I have this code (that i've inserted into archive.php) that displays a page's content on the corresponding post category archive with the same slug.

<?php $term = get_queried_object(); ?> <?php $page = get_posts([ 'name' => $term->slug, 'post_type' => 'page']); if ( $page ){ echo $page[0]->post_content; } ?>

I'd like to find a way I can use the term slug to display the page's featured image.

  • ... and while i'm asking, I'd like to do the same for the page's title, custom fields, date, in fact all the page's meta.
    – Pete
    Dec 9, 2021 at 1:21
  • 1
    In response to the original question (and not your comment), if you're referring to the same page in your code, i.e. $page[0], then you could just use functions like get_the_post_thumbnail() to display the page's featured image. E.g. Add echo get_the_post_thumbnail( $page[0] ); inside the if in your code.
    – Sally CJ
    Dec 9, 2021 at 17:25
  • Thanks Sally, that works. I'll have a go at the other stuff.
    – Pete
    Dec 10, 2021 at 5:05
  • How would I change the thumbnail size?
    – Pete
    Dec 10, 2021 at 5:10
  • 1
    Yep works a treat. thanks.
    – Pete
    Dec 12, 2021 at 8:11

1 Answer 1


So as I said in the comments, if you're referring to the page referenced by the $page[0] variable, then you could just use get_the_post_thumbnail() like so: (note that I checked if $page[0] is set before attempting to use it)

// The HTML/formatting is entirely up to you..
if ( ! empty( $page ) && isset( $page[0] ) ) {
    echo get_the_post_thumbnail( $page[0] );
    echo '<hr>' . $page[0]->post_content;

Please check the documentation for more details on using the function, but as for changing the or using a different thumbnail size (the default size is named post-thumbnail), just set the second parameter to the name of a registered image size, e.g. medium or a-custom-size. E.g.

echo get_the_post_thumbnail( $page[0], 'medium' );

And note that featured images or post thumbnails have their own post where the type is attachment, so if you want to get the ID of a post thumbnail or the attachment post, you can use get_post_thumbnail_id():

$thumb_post_id = get_post_thumbnail_id( $page[0] ); // get the post ID
$thumb_post    = get_post( $thumb_post_id );        // get the full post data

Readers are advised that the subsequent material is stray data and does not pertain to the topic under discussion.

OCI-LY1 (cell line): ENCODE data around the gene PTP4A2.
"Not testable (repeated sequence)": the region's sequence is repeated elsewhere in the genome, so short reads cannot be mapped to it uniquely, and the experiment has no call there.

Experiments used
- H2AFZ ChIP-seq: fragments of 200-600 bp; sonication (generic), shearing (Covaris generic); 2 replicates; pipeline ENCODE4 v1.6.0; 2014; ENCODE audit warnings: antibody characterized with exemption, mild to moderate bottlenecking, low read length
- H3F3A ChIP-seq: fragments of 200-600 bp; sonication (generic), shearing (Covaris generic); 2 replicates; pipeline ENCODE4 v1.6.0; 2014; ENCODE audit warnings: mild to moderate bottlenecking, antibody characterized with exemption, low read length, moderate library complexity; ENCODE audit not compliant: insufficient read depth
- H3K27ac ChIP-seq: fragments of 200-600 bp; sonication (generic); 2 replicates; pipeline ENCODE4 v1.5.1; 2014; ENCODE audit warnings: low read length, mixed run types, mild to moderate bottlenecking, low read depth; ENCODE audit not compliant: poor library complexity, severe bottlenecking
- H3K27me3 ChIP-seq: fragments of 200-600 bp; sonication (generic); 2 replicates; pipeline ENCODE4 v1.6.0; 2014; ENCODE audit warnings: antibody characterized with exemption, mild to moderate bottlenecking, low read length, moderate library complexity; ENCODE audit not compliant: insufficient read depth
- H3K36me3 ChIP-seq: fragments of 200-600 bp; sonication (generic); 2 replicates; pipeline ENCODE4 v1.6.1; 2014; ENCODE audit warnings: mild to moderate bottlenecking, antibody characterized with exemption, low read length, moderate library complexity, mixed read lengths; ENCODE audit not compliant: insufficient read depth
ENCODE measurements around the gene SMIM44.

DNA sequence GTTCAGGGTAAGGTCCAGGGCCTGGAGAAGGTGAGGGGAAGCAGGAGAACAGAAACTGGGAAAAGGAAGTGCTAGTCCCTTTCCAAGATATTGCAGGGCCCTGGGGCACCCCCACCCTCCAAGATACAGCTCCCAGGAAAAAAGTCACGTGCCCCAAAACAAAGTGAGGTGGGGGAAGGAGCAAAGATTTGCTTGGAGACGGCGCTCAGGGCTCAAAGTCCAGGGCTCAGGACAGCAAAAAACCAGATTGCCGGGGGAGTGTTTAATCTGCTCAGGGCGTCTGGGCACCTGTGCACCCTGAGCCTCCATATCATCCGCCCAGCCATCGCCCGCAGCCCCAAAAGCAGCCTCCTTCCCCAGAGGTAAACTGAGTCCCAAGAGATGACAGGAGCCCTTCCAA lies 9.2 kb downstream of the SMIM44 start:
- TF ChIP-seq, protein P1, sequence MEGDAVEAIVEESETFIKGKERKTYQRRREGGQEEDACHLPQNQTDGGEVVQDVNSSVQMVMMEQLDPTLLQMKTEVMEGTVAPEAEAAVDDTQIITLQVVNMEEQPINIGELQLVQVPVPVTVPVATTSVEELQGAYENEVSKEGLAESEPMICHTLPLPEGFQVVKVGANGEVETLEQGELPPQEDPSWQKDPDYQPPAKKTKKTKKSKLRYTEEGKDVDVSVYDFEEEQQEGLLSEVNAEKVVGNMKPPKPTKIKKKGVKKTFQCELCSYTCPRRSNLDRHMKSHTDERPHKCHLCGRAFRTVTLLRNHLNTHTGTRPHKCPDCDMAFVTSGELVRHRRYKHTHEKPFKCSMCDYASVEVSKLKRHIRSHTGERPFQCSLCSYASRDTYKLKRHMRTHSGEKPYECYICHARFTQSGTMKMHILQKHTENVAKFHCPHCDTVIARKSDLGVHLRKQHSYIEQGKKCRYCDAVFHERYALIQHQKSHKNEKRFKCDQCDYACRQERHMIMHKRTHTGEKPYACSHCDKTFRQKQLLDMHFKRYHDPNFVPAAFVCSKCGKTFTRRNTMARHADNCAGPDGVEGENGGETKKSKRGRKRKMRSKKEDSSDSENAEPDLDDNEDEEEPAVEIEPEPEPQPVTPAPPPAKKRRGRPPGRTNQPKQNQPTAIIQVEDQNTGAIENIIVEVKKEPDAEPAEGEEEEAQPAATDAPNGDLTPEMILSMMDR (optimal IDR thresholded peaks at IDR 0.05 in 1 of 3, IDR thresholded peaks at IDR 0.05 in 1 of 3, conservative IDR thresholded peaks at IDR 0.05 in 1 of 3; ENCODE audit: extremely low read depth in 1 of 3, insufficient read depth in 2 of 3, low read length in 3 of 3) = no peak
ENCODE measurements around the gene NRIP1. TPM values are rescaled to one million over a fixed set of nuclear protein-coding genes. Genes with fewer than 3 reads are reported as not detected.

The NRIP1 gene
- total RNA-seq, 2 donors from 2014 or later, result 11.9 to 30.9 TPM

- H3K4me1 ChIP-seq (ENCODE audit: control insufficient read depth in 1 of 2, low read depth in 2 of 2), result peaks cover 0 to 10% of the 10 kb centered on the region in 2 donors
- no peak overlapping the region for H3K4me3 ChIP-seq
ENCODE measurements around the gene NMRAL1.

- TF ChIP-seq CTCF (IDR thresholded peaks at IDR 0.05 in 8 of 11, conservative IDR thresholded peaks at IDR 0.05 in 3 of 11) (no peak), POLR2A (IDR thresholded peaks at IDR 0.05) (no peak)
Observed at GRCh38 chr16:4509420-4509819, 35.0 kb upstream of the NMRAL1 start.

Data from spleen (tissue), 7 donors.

// For debugging purposes:
var_dump( $thumb_post_id, $thumb_post );

So actually, once you have the post data (e.g. the one in $page[0] and $thumb_post above), you could then easily get all the other data for that post like the featured image if any/applicable, title, date, custom fields, categories, etc. Try a var_dump( $page[0] ); and then you'd see various post data, however, for custom fields and other data not directly available in the post object, you can ask in separate questions. :)

Additional Notes

get_the_post_thumbnail() uses wp_get_attachment_image() which adds the srcset and sizes attributes used to make the image responsive (so that the browser could pick the right image to load based on the user's device) — see Resolution switching: Different sizes on the MDN Web Docs website.

Therefore, in reply to your comment: "echo get_the_post_thumbnail( $page[0],'medium' ); isn't working", it's probably actually working, but the browser picked a different image responsively based on the above attributes.

For example in my case, echo get_the_post_thumbnail( $page[0], 'medium' ) did output the correct image URL (which became the value of the image's src attribute) for the medium size (300px wide):

<!-- I wrapped the srcset value for brevity -->
<img width="300" height="205"
    srcset="https://example.com/wp-content/uploads/2021/12/sample-image-300x205.jpg 300w,
        https://example.com/wp-content/uploads/2021/12/sample-image-1024x701.jpg 1024w,
        https://example.com/wp-content/uploads/2021/12/sample-image-768x526.jpg 768w,
        https://example.com/wp-content/uploads/2021/12/sample-image-1536x1051.jpg 1536w,
        https://example.com/wp-content/uploads/2021/12/sample-image.jpg 1920w"
    sizes="(max-width: 300px) 100vw, 300px" />

But my browser's viewport width was 360px, hence the browser picked another image (768px wide) from the srcset attribute — and if there was also a 600px image there, then that one would've been used instead of the 768px.

Don't want the srcset and sizes attributes?

Well, that's not a good idea and the MDN Web Docs also stated, "Using this technique could save mobile users a lot of bandwidth", so I would suggest you to just keep using that technique, i.e. those two attributes.

However, just so that you know, you can use wp_get_attachment_image_src() like so to manually generate the <img> tag, which then gives you a full control over the HTML. E.g.

$id   = get_post_thumbnail_id( $page[0] );
$data = wp_get_attachment_image_src( $id, 'medium' );

if ( $data ) {
    echo '<img src="' . esc_url( $data[0] ) . '" width="' . $data[1] . '" height="' . $data[2] . '" alt="">';

And there's also get_the_post_thumbnail_url() if you just want to get the URL. E.g.

$url = get_the_post_thumbnail_url( $page[0], 'medium' );

echo '<img src="' . esc_url( $url ) . '" alt="">';
  • 1
    That was a great answer and explanation, it clears up for me know. Many thanks.
    – Pete
    Dec 11, 2021 at 1:50

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